Some of the vaccines recommended by the Centers for Disease Control and Protection (CDC) to keep children healthy are also required by Colorado law for children attending Colorado child care, preschool or school to prevent the spread of vaccine-preventable disease. Colorado law also allows parents to exempt their child from day care- and school-required immunizations on medical, religious, or philosophical grounds.
You should have received a letter from your child’s school or child care center to let you know which vaccines are required in order for your child to attend school or child care. For questions about your child’s required immunizations or to get an immunization certificate, please contact the Colorado Department of Public Health and Environment Immunization Branch.
Did you know?
Colorado parents can compare immunization rates when choosing a school or licensed child care facility for their child. A new law (House Bill 14-1288, effective July 1, 2014) requires all schools and licensed child care facilities to disclose their immunization and vaccine exemption rates upon request. That means that anyone – including parents! – can simply call and ask for the facility-wide rates. Parents consider a variety of factors when deciding where to send their child for school or child care, and now immunization and exemption rates can be part of that decision.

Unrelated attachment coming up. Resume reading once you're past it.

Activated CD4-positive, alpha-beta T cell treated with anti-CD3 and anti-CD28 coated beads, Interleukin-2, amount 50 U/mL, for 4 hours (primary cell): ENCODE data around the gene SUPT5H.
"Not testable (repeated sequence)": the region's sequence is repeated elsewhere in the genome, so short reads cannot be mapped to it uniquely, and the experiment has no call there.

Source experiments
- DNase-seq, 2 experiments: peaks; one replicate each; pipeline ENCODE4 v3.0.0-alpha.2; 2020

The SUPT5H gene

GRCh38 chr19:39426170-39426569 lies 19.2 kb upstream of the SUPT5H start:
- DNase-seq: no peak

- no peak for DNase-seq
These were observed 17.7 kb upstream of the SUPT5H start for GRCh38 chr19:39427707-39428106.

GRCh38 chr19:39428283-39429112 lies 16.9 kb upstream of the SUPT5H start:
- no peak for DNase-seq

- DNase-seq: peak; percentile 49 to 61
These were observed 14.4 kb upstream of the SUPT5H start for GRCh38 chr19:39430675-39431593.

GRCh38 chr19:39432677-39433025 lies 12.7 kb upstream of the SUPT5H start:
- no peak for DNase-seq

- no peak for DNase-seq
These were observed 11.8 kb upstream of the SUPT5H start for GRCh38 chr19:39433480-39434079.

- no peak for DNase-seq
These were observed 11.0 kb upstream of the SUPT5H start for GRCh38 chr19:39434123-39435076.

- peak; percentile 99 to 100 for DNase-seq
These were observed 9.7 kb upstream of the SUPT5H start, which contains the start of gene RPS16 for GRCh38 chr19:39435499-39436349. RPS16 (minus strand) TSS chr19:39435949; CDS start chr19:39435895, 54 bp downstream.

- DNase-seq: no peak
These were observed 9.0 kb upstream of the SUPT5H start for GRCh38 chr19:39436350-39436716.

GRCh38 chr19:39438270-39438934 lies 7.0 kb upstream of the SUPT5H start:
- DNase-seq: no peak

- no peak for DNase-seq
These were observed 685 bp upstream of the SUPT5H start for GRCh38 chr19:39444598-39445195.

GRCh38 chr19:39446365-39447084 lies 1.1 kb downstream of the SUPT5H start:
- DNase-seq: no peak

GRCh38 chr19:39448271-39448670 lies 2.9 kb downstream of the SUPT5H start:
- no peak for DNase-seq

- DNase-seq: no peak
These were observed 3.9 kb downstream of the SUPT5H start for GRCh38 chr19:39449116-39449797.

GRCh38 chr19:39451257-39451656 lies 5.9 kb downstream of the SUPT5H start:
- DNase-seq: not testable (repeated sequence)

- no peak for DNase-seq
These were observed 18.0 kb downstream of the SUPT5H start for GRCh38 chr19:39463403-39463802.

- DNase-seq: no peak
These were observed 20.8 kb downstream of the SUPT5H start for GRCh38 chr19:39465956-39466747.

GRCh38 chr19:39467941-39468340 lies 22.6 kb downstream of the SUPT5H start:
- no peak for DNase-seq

Why is this important?
School communities with higher vaccine exemption rates are more likely to experience an outbreak of vaccine preventable disease (VPD). A VPD outbreak puts all children – including vaccinated children – at a higher risk of contracting the disease. Transparency around school and licensed child care immunization rates is especially critical for the parents of a child who is immunocompromised, too young to be vaccinated, or medically fragile.
Why should I care about immunization rates if my child is vaccinated?
No vaccine is 100% effective, 100% of the time. Vaccines work very well, but there are few people who may not be protected even when they have been vaccinated, and sometimes the protection of some vaccines fade over time.
How do I know if a facility's immunization rate is high enough?
When enough people in a community are vaccinated against a disease, those who are vaccinated can provide a shield of protection for those who cannot be vaccinated or have weaker immune systems. This shield helps reduce the risk that a VPD will enter a community and spread to others. Pregnant women, babies, children and adults with weakened immune systems, children with certain allergies, and the elderly all rely on vaccinated members of their communities to shield them from potentially serious illnesses. This phenomenal shield is known as community immunity. For each disease, depending on how contagious it is, a particular percentage of the population must be vaccinated in order to keep it at bay.
|Disease||Minimum Level for Community Immunity||Average Colorado Immunization Level*||Your Child Care/School Immunization Rate|
|Chickenpox (Varicella)||90%||84.8%|| |
*2013 National Immunization Survey
Where can I go for more information?
- For questions about vaccine requirements, please contact CDPHE.
- For more information about vaccines and vaccine safety, visit www.ImmunizeforGood.com.
- If you are a parent interested in becoming a vaccine advocate, please contact Vaccinate for Healthy Schools.
- Learn more about HB 14-1288 and personal belief exemption (PBEs) in our Resource Library.